Re: U.S. Consultants & UK question
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|From:||RUSS ALLISON <Allison@cardiff.ac.uk>|
|To:||Melody Ricci <email@example.com>|
|Date:||Thu, 15 Jul 1999 08:11:59 GMT0BST|
The Council for Professions Allied to Medicine is a Statutory body,
set up by act of law by Parliament which "regulates" (most) several
of the professions sometimes called allied to and sometimes called
"supplementary" to medicine. Therefore physiotherapists,
radiographers, speech therapists, chiropodists/podiatrists, etc etc
are covered, as a a group called Medical Laboratory Scientific
Officers(MLSOs) - Med Techs in the USA. "Our Group" is not called
MLSOs under the current legislation, but let's not worry about that
for the moment.
"Our group" i.e. Med Tech equivalent, includes histotechnologists
with exactly the same entry requirements (to the profession) as any
other Med Tech, the same salary, terms and conditions of service.
There is no equivalent to the "histotechnician" although all med
techs are supported by "laboratory aids".. These latter have no
formal qualifications or training (as yet!).
The Council for Professions Supplementary to Medicine "regulates" the
profession by the maintenance of a Register of those who are
Qualified to be our equivalent of Med Techs. To get on the Register,
you have to have a suitable qualification, have completed a course of
in-lab training (which is recorded in a log-book) and passed an oral
exam carried out by an external examiner.
To remain on the Register has, until now been easy. you just behave
yourself and make sure you do not drop any terrible "clangers"
Suitable qualifications for entry are determined (assessed, agreed
followng investigation, etc) by a Board made up of elected members of
the profession(s). There are "professional" Boards for each of the
Overarching the Boards is the "Council" which is appointed by
government to ensure appropriate and representative membership,
including medical (pathologist, for example), lay and other sections
In turn, the Privy Council - a tier of government probably unique to
the UK (and perhaps its former colonies). The Privey Council
"advises" the government and is made up entirely of government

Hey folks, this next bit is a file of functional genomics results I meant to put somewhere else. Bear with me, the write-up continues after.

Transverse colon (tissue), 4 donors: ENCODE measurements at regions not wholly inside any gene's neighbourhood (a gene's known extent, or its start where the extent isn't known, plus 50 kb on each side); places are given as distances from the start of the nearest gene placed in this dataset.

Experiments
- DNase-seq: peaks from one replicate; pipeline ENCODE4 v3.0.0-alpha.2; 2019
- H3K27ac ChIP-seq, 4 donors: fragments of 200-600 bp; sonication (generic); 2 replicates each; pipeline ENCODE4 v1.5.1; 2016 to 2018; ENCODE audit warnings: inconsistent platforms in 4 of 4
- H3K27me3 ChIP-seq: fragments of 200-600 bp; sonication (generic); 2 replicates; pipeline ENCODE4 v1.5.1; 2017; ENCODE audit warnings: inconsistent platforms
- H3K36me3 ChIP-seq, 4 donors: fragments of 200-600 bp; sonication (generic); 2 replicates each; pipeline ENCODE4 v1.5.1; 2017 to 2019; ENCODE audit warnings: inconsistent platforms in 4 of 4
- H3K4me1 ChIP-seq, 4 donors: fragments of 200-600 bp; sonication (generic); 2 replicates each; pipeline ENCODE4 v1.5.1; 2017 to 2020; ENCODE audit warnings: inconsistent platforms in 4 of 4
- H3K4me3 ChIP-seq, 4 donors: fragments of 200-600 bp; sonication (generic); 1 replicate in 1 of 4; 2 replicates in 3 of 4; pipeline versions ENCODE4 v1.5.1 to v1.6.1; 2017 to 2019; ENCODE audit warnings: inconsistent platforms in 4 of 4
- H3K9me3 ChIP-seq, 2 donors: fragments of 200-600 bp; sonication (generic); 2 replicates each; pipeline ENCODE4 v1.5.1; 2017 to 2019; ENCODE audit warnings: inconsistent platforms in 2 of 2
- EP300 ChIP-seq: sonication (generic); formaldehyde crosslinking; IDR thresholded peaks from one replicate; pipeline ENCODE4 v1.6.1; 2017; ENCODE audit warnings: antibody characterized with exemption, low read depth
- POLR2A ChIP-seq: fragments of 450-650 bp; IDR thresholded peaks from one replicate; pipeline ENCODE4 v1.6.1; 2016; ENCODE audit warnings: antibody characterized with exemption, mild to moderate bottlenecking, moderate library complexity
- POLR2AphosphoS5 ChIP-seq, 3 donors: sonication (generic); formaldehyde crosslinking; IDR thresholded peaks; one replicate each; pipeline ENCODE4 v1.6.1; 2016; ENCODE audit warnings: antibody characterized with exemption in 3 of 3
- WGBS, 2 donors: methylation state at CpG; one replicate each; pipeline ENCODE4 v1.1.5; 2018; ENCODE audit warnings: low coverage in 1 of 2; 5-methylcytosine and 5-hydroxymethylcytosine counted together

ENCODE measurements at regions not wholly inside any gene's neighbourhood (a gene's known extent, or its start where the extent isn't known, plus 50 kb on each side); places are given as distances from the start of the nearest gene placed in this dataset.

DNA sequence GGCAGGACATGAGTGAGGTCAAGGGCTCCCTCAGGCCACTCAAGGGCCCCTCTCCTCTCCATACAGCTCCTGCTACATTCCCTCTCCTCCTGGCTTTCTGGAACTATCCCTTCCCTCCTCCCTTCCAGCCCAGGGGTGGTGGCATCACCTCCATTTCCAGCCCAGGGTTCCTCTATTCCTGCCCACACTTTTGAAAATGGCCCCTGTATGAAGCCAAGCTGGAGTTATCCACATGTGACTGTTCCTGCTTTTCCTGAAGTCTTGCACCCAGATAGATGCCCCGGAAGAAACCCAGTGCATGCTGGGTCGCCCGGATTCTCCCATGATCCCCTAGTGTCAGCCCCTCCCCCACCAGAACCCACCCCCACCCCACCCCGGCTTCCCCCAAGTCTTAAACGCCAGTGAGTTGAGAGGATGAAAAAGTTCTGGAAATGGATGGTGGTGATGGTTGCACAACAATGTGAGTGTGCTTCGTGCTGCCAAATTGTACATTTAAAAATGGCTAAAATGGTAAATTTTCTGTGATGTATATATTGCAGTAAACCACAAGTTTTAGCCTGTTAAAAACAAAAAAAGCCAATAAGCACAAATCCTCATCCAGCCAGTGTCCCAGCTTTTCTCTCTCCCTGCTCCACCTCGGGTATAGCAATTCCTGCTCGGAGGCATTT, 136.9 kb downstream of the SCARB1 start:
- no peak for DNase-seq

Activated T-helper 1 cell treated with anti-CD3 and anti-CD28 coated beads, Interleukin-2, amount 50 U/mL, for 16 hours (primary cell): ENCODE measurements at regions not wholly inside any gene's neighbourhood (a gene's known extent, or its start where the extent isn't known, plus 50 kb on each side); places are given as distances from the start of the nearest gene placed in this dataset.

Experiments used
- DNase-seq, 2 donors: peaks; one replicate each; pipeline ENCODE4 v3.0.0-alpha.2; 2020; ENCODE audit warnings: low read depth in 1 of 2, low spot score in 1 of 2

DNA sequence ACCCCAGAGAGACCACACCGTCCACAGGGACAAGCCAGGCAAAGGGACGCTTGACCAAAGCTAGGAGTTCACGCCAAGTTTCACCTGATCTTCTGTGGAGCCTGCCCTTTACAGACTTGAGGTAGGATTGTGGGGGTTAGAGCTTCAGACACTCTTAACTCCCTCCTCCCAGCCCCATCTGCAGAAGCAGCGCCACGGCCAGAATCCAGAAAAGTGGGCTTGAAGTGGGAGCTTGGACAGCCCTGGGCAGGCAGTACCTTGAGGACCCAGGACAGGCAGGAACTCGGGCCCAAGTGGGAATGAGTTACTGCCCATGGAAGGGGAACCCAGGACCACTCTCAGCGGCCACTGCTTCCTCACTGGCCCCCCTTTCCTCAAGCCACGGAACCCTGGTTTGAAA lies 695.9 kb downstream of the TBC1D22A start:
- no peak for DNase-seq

appointees. To be a "Privy Councillor" is an honour - a BIG one.
The Council is able to exert its effect by making it obligatory for
all hospitals to use only "State Registered" staff for pathology
investigations. Let us, for these purposes, forget about lab aids
and what they can and cannot do. In fact anyone "buying"/using
pathology services must do so only from labs employing State
Registered staff, even private nursing homes, for example.
Private laboratories, espcially the reputable ones, only use state
Registered staff for a variety of purposes, including - they believe
in the system, it is considered a mark of quality, it wouold not help
to hev employed unregistered staff in any litigation proceedings!
This legislation is now some thiry years old and in
the process of being repealed in favour of a new ACT.
The professions will have more autonomy under this Act, because the
professional boards will disappear and advice will be sought directly
from professional bodies (rather than elected individuals - who may
or may not be members of, or represent the views of - the
The overarching Council will include elected members of the
professions; at present two from each profession.
A major difference with the new Act is that there will be criteria to
be fulfilled to REMAIN on the REGISTER. i.e. a system to demonstrate
continuing competence to practice. Most likely, this will be
determined by professional bodies through schemes of continuing
professional development and evidence of continuing competence
(tested, in all probablitity, or at least formally logged)
Well done anyone who has slogged it thru to the end. Any questions,
please do not be afraid to e-mail me (unless you work in the UK and
disagree with anything I've said!!)
Russ Allison, Wales
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